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Yiddish Policemen's Union, US cover

Yiddish Policemen's Union, UK cover

Whenever an author known for literary fiction decides to write science fiction, there's always some trepidation on the part of the genre audience. Will they treat us gently, we wonder, or will they just take what they want from us and cast us aside?

Michael Chabon, though, has already shown a certain savvy about genre conventions. His YA novel Summerland was fantasy; the protagonists of The Amazing Adventures of Kavalier and Clay write and illustrate comic books; Wonder Boys begins with a tribute to a fictional pulp writer, August Van Zorn. In retrospect it seems obvious that Chabon was moving in the direction of science fiction all along.

With The Yiddish Policemen's Union, he has arrived at alternate history. Here the state of Israel collapsed after World War II, and strict quotas were palced on Jewish immigration into the United States. With nowhere to go, the Eastern European refugees, many of them survivors of concentration camps, were given the "hard-bitten, half-decrepit town" of Sitka, Alaska.

These Alaskan Jews are nothing like the bright-eyed, optimistic immigrants who founded the state of Israel. They depend on American tolerance, and now, sixty years after the Sitka Settlement, they face deportation under the Reversion, a program that champions "Alaska for Alaskans." Instead of mellifluous Hebrew they speak Yiddish, an earthy, ungainly language that manages to fit a thousand years of cynicism into a single sentence. They are tired and unhappy, and some of them are fanatically angry.

No one is more tired or unhappy than Detective Meyer Landsman, whose latest case involves the body of a heroin addict found in Landsman's own apartment building. Landsman has other problems as well: his sister has died recently; he has just been through a bitter divorce; and as the novel opens he discovers that his ex-wife, Bina Gelbfish, is now his boss.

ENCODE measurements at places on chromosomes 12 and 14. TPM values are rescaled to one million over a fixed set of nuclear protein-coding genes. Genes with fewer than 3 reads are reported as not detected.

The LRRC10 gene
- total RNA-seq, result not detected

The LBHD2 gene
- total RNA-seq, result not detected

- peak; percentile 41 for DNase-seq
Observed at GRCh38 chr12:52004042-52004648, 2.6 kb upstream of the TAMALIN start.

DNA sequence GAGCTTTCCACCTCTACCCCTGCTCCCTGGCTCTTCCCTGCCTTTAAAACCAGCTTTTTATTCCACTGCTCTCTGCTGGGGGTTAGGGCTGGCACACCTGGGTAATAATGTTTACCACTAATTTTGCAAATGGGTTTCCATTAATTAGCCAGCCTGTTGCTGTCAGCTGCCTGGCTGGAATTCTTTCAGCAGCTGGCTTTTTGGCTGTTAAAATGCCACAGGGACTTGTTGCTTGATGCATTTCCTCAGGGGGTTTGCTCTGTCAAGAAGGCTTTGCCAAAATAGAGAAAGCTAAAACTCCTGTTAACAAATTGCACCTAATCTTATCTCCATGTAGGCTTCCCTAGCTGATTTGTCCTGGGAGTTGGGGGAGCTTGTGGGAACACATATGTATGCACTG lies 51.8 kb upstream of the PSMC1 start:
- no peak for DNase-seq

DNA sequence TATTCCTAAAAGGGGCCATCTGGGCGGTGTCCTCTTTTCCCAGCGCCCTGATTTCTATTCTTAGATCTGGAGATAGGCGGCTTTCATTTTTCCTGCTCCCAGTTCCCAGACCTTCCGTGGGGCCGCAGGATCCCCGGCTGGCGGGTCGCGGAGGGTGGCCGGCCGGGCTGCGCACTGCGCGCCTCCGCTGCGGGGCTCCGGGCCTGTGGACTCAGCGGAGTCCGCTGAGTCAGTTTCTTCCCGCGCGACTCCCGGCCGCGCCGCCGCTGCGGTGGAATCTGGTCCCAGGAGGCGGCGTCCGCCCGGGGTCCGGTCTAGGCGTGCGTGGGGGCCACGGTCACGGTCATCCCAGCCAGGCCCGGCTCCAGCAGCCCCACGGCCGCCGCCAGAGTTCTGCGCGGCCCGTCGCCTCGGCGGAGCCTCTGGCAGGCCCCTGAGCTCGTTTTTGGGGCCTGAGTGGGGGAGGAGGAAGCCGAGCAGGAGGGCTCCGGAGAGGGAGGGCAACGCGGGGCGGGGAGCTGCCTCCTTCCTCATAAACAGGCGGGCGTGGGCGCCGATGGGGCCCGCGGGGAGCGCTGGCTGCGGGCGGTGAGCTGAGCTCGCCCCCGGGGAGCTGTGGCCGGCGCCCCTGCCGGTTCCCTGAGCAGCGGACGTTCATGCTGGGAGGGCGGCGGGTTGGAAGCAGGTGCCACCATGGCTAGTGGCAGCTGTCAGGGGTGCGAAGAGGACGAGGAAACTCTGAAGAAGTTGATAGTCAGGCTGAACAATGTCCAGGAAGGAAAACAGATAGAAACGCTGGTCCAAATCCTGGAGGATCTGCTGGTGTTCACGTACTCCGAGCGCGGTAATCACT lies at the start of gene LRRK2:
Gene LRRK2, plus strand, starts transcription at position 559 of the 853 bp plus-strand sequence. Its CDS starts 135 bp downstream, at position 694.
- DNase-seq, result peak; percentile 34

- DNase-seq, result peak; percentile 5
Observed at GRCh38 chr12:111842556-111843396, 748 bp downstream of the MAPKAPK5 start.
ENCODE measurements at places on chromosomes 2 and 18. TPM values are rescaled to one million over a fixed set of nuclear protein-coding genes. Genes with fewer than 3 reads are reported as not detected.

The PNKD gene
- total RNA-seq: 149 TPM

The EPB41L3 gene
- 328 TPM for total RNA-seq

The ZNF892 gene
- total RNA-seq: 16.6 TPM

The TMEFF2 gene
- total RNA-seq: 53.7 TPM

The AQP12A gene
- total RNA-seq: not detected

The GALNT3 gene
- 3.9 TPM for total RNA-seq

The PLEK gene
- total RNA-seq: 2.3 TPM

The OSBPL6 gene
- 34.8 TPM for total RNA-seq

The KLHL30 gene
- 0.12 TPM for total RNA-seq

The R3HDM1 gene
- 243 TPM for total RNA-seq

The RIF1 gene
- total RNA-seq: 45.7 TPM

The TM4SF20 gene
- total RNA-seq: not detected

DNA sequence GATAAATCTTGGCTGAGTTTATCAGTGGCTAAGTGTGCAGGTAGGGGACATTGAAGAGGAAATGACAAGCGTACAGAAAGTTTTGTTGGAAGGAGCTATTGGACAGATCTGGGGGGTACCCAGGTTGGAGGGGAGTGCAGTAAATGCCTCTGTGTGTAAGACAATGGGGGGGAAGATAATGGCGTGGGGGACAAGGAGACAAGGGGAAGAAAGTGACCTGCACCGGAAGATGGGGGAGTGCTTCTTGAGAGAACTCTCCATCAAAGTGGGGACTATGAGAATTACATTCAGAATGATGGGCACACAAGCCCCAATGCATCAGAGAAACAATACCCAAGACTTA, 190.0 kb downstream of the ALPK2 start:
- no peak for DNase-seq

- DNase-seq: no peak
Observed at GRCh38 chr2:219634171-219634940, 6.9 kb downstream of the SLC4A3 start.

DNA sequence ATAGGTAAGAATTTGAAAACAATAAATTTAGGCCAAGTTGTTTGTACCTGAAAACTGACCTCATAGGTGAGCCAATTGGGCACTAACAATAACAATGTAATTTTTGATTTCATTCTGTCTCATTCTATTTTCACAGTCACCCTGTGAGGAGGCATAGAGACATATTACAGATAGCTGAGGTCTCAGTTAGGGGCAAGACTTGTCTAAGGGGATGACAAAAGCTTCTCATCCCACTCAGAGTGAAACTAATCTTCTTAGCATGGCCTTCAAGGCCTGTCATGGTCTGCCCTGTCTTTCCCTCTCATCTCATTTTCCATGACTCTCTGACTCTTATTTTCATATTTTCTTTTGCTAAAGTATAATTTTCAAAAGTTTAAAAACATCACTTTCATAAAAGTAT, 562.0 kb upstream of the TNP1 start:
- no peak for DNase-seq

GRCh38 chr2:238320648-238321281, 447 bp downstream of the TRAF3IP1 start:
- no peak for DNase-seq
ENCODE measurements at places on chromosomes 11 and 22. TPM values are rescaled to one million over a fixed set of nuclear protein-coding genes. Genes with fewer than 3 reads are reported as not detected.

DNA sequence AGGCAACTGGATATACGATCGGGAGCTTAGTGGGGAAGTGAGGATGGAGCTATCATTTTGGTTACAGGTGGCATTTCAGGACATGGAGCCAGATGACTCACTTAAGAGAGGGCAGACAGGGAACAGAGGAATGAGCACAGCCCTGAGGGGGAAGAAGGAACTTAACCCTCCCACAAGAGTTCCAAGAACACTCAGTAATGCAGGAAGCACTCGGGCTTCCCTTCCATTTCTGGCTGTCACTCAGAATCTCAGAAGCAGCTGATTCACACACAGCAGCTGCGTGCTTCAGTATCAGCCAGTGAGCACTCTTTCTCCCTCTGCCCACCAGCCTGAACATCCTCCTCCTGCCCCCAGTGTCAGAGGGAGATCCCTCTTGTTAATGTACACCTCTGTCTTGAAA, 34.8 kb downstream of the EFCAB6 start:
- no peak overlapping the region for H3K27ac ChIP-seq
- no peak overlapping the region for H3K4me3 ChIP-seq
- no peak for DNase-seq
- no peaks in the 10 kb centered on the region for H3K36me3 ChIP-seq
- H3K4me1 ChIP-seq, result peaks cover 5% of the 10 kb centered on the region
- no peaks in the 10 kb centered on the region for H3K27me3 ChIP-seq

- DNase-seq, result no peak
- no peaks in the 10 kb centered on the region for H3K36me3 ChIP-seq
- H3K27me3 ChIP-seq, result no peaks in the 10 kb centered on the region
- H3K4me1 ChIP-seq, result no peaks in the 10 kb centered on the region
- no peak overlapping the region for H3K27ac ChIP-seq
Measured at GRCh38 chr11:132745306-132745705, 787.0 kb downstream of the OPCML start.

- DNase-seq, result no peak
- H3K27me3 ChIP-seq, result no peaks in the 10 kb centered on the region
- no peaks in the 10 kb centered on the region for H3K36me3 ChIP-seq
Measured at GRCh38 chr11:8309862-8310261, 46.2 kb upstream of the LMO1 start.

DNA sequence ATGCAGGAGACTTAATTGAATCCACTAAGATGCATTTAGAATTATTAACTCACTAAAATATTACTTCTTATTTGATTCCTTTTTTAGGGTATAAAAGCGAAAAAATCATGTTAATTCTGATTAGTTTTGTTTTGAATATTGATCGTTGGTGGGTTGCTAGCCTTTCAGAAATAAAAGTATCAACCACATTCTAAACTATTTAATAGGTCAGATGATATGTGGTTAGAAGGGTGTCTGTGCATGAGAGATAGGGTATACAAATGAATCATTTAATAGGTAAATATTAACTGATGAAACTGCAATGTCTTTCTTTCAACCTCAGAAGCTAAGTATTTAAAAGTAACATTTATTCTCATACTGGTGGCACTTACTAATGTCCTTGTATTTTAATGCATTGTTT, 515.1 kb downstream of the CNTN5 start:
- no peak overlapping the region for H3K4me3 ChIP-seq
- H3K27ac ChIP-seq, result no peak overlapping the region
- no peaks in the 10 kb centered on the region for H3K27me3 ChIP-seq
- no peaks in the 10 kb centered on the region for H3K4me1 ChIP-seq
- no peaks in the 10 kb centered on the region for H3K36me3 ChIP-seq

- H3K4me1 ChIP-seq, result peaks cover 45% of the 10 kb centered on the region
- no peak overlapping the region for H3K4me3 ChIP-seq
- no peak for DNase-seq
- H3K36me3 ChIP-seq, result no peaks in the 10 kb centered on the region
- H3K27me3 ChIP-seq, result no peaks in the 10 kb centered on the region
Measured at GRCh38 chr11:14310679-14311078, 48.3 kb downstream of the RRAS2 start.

With Reversion coming, Bina does not want him to spend valuable time working on a case with little hope of solution. But the dead man turns out to be more important than anyone guessed, and Landsman and his partner, a half-Jewish half-Indian policeman named Berko Shemets, set off to find the killer.

In the course of their investigation they encounter obsessive chess players, American fundamentalists, native Alaskans, and, in one of my favorite parts, a sect of Orthodox Jewish gangsters, all of whom react in different ways to the impending Reversion. And here Chabon shows his mastery of yet another genre, the detective novel, as the two men are lied to, discouraged, threatened, and shot at, all the time asking questions and following clues.

But this bare-bones summary misses some of the best things about The Yiddish Policemen's Union. For one thing, it's a very funny book. Here is Landsman forced to share a bed with Berko's two sons: "The Shemets boys set up a whistling and rumbling and a blatting of inner valves that would shame the grand pipe organ of Temple Emanu-el ... They chop at Landsman, stab him with their toes, grunt and mutter. They masticate the fiber of their dreams. Around dawn, something very bad happens in the baby's diaper. It's the worst night that Landsman has ever spent on a mattress, and that is saying a good deal" (p. 192). Then there are the wonderfully human characters, Landsman especially, hopeless and sarcastic, a man who has given up but still manages somehow to go on.

And there's the world itself, an improbable collision of Eastern European shtetls and the twenty-first century. Sitka Settlement, with its mystics and realists, its customs and bureaucracy, its Jews and Native Alaskans and Americans and Filipinos, is a meticulously realized creation; even its slang sounds authentic. It is the familiar modern world, and at the same time it is a loving eulogy to a way of life that vanished over sixty years ago.

Which, I guess, brings us back to question posed above. Can Chabon write science fiction well enough to create a believable alternate world? The Yiddish Policemen's Union might not be rigorous enough for purists; I'm not quite sure how Marilyn Monroe got to be a First Lady in this timeline, or why an atomic bomb was dropped on Berlin. For myself, though, Chabon is completely convincing. The style and setting and characters all work brilliantly to complement each other: Sitka Settlement becomes a character in its own right. The Yiddish Policemen's Union is one of the best books, in any genre, I've read in a while.

Lisa Goldstein's latest novel is The Divided Crown, written under the name Isabel Glass. Her novel The Red Magician won the American Book Award for Best Paperback. She has worked as a proofreader, library aide, bookseller, and reviewer, and she lives in Oakland, California, with her husband and their cute dog Spark.

Bio to come.
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